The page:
Wednesday 7-8 p.m.
This class started with a few benign downward-facing dogs, but before I could even stretch out my perpetually tight hammies, we were busting out lunges and single-legged vinyasas at an alarming speed. We quickly abandoned the comfort of our yoga mats for across-the-floor exercises. Some of the exercises were truly excruciating – I could feel the backwards army crawls for at least a week and a half after.
The instructor was encouraging and made the moves diverse and exciting. However, she was also one of those gorgeous, impressive people who is both strong and flexible, which meant that her demonstrations gave me an unrealistic expectation of what I would look like when I did the move. I recommend avoiding the mirrors at all costs.
Monday & Friday 12- 12:30 p.m., Tuesday & Thursday 11-11:30 a.m.
True to its name, the High Intensity Interval Training (HIIT) class packs tons of intense, sweat-inducing cardio and strengthening moves into 30 excruciating minutes. It’s the ideal fix for someone with a “get in and get out” mentality who wants to minimize their time at SPAC while maximizing their heart rate.
Although most of the class attendees were marginally chiseled and could do consistent kick-ass jump squats, even a novice like myself could generally keep up with the moves. When I couldn’t, the fast pace of HIIT saved me – I only had to hold on for about a minute.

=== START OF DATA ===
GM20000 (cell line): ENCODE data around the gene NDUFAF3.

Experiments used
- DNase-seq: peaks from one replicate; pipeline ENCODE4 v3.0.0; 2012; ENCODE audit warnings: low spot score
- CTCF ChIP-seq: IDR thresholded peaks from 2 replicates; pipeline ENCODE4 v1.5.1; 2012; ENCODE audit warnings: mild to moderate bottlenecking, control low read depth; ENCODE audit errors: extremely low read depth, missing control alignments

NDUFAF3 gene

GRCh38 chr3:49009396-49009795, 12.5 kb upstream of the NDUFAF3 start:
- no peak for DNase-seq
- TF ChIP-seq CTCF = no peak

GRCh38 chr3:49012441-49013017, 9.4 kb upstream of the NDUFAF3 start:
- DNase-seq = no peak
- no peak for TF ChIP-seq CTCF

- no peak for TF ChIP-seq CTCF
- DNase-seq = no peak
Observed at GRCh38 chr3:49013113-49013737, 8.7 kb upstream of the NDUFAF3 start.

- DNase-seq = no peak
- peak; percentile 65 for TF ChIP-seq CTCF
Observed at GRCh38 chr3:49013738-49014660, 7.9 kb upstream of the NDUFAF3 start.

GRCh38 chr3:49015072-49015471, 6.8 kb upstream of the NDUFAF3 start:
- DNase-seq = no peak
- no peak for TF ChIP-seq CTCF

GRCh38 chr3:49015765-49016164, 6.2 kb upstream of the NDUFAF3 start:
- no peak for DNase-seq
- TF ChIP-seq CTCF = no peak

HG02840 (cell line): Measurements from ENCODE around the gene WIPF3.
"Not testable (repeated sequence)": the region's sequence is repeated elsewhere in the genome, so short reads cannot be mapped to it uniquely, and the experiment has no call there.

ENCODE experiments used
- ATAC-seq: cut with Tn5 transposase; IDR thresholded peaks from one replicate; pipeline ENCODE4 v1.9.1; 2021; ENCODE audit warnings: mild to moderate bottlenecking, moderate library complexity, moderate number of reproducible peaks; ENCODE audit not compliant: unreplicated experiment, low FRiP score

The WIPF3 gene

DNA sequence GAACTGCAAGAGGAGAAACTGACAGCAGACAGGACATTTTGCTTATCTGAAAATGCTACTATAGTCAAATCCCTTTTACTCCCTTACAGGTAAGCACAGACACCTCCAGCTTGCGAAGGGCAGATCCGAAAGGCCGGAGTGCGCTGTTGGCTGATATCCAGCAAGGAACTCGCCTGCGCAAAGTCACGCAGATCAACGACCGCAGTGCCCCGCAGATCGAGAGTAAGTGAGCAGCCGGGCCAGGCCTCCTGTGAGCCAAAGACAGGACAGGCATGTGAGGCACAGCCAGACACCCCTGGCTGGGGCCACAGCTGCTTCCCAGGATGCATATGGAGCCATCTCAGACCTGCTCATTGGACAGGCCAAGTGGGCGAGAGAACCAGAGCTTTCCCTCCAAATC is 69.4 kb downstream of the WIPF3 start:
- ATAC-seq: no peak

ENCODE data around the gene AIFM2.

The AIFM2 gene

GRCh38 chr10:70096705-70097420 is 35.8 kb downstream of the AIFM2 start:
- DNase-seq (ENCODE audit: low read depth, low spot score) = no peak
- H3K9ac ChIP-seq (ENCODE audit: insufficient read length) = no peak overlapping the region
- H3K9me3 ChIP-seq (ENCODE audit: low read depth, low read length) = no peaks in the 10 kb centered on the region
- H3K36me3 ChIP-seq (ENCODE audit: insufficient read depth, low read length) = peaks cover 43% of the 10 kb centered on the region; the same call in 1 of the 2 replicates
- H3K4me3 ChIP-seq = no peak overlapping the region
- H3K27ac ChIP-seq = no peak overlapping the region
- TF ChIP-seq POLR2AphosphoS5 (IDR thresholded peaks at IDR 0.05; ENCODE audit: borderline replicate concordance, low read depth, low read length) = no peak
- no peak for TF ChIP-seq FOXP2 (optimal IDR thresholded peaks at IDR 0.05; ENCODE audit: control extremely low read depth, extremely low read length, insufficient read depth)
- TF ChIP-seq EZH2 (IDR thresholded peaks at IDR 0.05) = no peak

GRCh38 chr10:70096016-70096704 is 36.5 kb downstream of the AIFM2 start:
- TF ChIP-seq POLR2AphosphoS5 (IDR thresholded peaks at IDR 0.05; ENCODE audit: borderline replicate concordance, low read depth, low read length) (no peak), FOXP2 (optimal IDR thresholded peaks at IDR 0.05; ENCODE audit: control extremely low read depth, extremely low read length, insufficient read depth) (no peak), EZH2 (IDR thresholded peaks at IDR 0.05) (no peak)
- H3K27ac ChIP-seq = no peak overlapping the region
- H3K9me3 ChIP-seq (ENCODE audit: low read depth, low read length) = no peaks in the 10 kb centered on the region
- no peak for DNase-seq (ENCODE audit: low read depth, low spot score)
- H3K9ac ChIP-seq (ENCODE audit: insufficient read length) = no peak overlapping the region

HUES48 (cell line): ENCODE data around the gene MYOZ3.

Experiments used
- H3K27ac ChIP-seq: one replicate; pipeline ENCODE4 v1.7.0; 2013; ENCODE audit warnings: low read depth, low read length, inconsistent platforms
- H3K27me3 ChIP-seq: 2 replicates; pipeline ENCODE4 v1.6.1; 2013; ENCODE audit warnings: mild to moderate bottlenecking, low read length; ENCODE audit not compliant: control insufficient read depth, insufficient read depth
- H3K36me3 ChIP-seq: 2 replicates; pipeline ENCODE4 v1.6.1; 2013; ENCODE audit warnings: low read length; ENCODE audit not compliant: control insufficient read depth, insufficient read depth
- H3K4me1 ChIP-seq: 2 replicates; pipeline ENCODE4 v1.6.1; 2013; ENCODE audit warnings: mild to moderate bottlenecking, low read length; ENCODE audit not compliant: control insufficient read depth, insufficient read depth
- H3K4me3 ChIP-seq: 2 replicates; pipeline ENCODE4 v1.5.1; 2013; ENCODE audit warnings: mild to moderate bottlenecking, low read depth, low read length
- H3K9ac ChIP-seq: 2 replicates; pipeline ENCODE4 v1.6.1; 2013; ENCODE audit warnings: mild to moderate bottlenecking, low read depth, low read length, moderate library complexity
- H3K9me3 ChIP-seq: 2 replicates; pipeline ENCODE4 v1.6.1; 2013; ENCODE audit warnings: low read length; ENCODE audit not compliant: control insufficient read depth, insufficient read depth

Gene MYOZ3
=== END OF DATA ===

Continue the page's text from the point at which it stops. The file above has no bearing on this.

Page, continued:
Even though it was short, this no-nonsense class made me feel extra-accomplished. Plus, after every HIIT class, there is a 30-minute core conditioning or BodyPump class to round out your workout if squats and push-ups didn’t quite do you right.
5:30-6:30 p.m. Monday, Tuesday, Wednesday, 8:15-9:15 a.m. Saturday
If you have an hour to kill and want to maximize your sweat, hit up NU’s very own version of SoulCycle.
This class is fairly popular, so you may have to venture close to the front to find a non-rusty bike that you’re sure will hold your weight. (Pro tip: snag a bike that has a red lever and displays your gear setting. It is much easier to follow along when you’re not blindly setting your resistance several gears too high.) As the name suggests, this class can be tough if you bump up your resistance and stay with the instructor.
As a single spinning machine, we battled through numerous seated and standing climbs, fueled by the instructor’s mid- 2000s pop playlist and the delusion that if we spun faster we might actually summit some non-metaphorical mountain. However, despite the burning in my quads and butt, the class became pretty repetitive. Regardless, the constant pumping of my legs in this class exhausted me far more than any of the others.
5:30-6:30 p.m. Monday, 7-8 p.m. Tuesday, 12-1 p.m. Saturday
I fully expected the class to be littered with the traditional middle-aged-woman-sporting-neon-leggings stereotype, complete with cheesy smiles and Fitbits. But though there were a few older women, most attendees were students who kept their neon clothing in check.
The instructor was cute and energetic. She frequently made a chirping sound when she wanted us to repeat a move. Other than this occasional noise, there was no verbal instruction, so I found myself desperately trying to watch and mirror her motions while fumbling my way through the routines. You might not consider foot stomping and hip twisting to be too difficult, but when you throw in some opposing arm movements and the expectation that you learn the dance as you go, Zumba really gives Orgo a run for its money.
The music, an upbeat mix of reggaeton, Bollywood and Pitbull kept the mood light even as I frustratingly muddled my way through the routines.